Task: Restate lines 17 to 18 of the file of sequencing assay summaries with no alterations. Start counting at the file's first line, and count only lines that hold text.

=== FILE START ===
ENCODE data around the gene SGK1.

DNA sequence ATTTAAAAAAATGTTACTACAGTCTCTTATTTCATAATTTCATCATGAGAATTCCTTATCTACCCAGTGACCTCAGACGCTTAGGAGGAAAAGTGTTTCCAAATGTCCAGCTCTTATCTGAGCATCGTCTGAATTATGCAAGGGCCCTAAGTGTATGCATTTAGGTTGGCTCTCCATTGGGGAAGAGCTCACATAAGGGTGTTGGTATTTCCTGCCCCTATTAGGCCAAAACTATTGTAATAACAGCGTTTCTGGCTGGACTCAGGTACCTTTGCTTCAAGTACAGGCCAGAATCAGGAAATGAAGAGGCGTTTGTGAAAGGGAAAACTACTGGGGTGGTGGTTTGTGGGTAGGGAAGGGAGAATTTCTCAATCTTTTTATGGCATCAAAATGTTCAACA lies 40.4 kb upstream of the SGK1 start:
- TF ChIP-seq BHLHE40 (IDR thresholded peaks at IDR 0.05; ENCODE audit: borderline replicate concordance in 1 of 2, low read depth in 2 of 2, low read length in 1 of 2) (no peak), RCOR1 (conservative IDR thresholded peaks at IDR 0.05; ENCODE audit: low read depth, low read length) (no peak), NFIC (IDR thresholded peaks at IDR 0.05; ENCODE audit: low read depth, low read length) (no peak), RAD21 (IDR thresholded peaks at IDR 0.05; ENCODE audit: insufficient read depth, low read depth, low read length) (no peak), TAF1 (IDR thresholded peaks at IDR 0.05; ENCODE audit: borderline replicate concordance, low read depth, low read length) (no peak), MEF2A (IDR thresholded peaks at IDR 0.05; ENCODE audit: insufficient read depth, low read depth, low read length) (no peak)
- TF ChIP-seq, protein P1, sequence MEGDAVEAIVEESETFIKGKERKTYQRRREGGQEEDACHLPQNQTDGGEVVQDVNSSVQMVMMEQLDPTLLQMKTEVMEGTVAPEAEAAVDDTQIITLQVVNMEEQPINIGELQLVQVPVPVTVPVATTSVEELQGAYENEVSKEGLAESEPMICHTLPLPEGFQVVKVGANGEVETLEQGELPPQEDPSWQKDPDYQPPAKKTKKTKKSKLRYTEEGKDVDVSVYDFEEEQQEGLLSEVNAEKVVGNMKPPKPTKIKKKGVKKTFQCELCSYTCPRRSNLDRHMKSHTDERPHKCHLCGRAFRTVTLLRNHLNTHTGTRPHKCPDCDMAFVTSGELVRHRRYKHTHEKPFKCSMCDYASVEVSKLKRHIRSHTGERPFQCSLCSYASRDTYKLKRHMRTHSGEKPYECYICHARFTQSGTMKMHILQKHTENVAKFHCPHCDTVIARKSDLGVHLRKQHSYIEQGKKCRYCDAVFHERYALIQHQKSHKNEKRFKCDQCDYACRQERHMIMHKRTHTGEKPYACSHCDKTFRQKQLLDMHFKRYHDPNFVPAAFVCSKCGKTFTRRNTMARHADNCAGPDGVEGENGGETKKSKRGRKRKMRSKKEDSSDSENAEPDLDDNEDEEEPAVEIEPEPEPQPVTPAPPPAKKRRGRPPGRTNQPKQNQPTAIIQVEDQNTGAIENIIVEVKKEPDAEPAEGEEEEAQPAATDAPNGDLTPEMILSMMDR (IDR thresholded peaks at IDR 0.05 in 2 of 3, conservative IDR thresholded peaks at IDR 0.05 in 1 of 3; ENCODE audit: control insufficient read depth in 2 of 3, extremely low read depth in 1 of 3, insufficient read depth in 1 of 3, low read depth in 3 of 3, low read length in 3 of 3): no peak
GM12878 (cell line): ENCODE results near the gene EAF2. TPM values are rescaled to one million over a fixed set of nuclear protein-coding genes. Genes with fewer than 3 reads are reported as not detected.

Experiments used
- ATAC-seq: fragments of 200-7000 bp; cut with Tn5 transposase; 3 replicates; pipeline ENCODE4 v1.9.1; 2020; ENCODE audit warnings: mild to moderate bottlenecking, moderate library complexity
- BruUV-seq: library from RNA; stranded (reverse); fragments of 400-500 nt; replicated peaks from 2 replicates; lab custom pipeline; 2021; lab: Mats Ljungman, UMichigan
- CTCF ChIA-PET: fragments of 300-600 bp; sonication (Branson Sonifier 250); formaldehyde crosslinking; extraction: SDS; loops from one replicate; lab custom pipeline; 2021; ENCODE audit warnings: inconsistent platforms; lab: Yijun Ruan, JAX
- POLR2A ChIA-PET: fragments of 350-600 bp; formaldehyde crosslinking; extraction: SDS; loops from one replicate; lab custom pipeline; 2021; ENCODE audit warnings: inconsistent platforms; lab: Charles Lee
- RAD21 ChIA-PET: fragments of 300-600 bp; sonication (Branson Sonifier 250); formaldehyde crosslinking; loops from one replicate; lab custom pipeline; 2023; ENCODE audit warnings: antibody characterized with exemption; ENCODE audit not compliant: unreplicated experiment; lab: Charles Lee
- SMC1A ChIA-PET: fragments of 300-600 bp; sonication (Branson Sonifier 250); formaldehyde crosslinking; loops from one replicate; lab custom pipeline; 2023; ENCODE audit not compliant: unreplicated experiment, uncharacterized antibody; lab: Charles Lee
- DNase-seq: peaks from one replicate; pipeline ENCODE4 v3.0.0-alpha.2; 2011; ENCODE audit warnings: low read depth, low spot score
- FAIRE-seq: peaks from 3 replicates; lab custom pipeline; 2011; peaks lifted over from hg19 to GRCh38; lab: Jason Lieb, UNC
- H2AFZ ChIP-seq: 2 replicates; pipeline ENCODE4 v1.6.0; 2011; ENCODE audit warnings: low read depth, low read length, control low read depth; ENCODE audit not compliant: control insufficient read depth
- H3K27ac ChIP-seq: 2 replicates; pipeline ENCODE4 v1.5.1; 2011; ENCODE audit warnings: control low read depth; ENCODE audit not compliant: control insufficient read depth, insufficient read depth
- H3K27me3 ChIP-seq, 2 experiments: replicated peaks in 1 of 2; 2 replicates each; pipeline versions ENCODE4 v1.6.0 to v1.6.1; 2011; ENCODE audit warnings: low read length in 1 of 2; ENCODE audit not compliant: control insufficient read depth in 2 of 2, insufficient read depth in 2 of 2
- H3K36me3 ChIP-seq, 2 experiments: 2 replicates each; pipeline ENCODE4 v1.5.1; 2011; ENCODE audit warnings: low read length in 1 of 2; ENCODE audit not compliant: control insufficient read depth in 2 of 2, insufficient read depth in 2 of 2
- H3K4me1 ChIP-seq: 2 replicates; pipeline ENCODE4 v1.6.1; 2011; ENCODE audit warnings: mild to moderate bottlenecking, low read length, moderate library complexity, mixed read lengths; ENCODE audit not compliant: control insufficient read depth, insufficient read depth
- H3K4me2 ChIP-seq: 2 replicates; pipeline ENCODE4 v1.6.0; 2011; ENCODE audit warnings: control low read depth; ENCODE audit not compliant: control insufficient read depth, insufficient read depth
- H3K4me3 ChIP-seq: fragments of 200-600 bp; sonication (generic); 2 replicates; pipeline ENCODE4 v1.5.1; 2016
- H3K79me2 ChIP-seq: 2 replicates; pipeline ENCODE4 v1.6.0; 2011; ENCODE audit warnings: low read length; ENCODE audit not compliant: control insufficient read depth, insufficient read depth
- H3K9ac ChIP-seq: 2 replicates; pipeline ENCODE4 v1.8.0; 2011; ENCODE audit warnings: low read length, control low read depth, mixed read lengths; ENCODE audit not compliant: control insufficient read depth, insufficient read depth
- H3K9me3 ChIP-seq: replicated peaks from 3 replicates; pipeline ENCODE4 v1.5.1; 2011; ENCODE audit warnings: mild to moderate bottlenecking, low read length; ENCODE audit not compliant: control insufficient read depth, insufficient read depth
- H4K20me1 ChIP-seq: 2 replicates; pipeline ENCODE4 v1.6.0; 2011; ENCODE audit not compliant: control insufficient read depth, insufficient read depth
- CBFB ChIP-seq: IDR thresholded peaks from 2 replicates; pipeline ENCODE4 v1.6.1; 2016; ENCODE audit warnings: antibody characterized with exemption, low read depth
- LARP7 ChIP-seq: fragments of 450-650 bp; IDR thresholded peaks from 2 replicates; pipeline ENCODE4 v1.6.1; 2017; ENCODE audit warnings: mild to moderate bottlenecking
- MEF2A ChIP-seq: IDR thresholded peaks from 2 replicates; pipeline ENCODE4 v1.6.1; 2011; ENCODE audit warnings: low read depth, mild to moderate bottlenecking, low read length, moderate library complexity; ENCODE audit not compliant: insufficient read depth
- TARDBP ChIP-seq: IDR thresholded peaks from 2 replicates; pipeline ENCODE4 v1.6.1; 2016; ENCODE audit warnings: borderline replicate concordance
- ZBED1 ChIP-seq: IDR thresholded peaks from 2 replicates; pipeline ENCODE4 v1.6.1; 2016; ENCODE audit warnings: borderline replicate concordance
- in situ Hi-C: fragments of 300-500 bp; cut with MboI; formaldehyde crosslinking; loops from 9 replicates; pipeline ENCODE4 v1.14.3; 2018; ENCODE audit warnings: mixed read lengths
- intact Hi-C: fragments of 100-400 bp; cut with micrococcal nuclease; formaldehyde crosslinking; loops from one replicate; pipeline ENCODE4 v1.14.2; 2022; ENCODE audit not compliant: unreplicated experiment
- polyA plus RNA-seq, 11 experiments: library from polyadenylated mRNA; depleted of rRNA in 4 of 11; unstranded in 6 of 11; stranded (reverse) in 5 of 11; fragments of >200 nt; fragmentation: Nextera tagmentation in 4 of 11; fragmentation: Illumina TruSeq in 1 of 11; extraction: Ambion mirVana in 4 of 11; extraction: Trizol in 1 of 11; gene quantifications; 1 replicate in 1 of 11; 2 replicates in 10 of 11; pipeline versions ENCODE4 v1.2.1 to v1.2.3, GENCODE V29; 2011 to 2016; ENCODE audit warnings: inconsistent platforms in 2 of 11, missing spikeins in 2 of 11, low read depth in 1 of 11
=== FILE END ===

- H3K27me3 ChIP-seq, 2 experiments: replicated peaks in 1 of 2; 2 replicates each; pipeline versions ENCODE4 v1.6.0 to v1.6.1; 2011; ENCODE audit warnings: low read length in 1 of 2; ENCODE audit not compliant: control insufficient read depth in 2 of 2, insufficient read depth in 2 of 2
- H3K36me3 ChIP-seq, 2 experiments: 2 replicates each; pipeline ENCODE4 v1.5.1; 2011; ENCODE audit warnings: low read length in 1 of 2; ENCODE audit not compliant: control insufficient read depth in 2 of 2, insufficient read depth in 2 of 2